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Tucson police kill Chicano in custody; 3 officers resign amid investigation

Heard on video saying ‘I can’t breathe’ before death
By staff |
June 24, 2020
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Carlos Adrian Ingram-Lopez.
Carlos Adrian Ingram-Lopez.

Tucson, AZ - On April 21, Tucson police officers responded to a call from the grandmother of Carlos Adrian Ingram-Lopez saying he was out of control. Within ten minutes upon arrival, Ingram-Lopez lay lifeless on their garage floor, naked, handcuffed and covered in layers of plastic police blankets. The autopsy report has ruled the manner of death as “undetermined” but that the cause of death as “sudden cardiac arrest in the setting of acute cocaine intoxication and physical restraint.” The autopsy also shared that it was reported that officers applied a spit hood.

June 24 saw the horrific scene displayed by body cam footage revealed Ingram-Lopez, aged 27 and father of a two-year-old daughter, to initially say “I’m sorry” two times as police enter the dark garage. As three officers handcuff and restrain Ingram-Lopez on his stomach, he repeatedly asked for water in both English and Spanish, pleading “Nana, por favor dame agua.” He is also heard saying “I can’t breathe” - a phrase too often heard from African American victims of police crimes. Throughout the video, Ingram-Lopez is clearly expressing sounds of distress and towards the end, he attempts to clear his throat as if his breathing is obstructed. It is only after Ingram-Lopez’s final twitch of life that officers remove the plastic blankets that covered his body and head and discover he is unresponsive.

Chief Magnus of the Tucson Police Department held a press conference June 24 to deflect any criticism of his department because his officers received “the best training” and that these three officers “did not live up to our high standards.” He continued after public display of the video that it would be “irresponsible” and “unfair” to describe what took place as “murder” or that Ingram-Lopez died “at the hands of police.” Magnus admitted that the three officers involved would have been terminated at the conclusion of the investigation for “multiple policy violations” but they resigned before that could take place.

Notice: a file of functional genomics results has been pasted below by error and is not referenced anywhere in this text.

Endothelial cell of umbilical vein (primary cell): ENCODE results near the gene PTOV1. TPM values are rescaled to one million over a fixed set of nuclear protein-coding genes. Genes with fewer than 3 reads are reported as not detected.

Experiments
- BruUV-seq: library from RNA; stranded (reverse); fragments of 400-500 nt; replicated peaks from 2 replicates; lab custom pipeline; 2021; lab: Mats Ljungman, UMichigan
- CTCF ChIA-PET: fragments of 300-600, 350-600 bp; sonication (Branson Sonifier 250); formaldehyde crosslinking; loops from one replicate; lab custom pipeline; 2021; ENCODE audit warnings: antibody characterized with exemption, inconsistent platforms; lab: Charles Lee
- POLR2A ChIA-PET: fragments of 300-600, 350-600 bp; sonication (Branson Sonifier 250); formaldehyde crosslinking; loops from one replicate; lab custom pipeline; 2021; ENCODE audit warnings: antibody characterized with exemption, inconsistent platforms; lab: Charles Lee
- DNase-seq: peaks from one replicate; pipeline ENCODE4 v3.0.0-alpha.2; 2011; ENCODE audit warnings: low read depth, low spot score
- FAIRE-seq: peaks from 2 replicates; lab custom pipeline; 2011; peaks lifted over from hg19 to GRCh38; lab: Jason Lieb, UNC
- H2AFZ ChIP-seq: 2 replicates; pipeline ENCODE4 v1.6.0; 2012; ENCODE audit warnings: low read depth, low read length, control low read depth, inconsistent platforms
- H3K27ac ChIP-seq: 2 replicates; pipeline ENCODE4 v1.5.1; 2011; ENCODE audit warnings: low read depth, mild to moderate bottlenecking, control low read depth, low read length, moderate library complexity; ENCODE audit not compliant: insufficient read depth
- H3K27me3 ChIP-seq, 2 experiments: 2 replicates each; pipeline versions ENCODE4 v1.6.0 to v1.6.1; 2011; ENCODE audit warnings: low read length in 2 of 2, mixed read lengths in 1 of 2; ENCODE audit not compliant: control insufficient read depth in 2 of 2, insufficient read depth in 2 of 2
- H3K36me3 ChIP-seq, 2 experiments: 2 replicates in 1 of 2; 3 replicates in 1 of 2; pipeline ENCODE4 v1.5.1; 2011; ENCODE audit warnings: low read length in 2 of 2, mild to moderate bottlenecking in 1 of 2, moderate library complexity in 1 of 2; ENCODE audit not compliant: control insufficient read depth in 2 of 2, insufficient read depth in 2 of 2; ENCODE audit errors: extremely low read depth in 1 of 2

Family friend and lawyer for Ingram-Lopez’ family, Eduardo Coronado, has stated “Adrian was naked, no weapons, police get there, and he died in their custody handcuffed.” Coronado explained that he has requested footage and details since April and had been routinely denied access thus delaying any official pursuit of civil or criminal charges.

His grandmother is asking others to promote the use of the hashtag #NanaAyudaMe (Nana Help Me) to circulate through social media in memory of Adrian. Community organizer B.A. Orozco gave context to this callous disregard of human life by saying “What the Tucson Police Department has done is nothing new to Chicano/a community in the Southwest. Not only does the police racially profile and brutalize Chicanos, but also, in compliance with SB 1070 and the Poli-Migra, they have separated and ruined generations of Mexicanos, Chicanos, Central Americanos, with aggressive racial profiling and deportations. There is an urgent need here for the creation of an organization like the Alliance Against Racist and Political Repression that struggles for justice in places like Chicago, Jacksonville, Los Angeles, Utah and Minneapolis. Tucson, like all other cities, needs to fight for community control of the police with something like a Civilian Police Accountability Council.”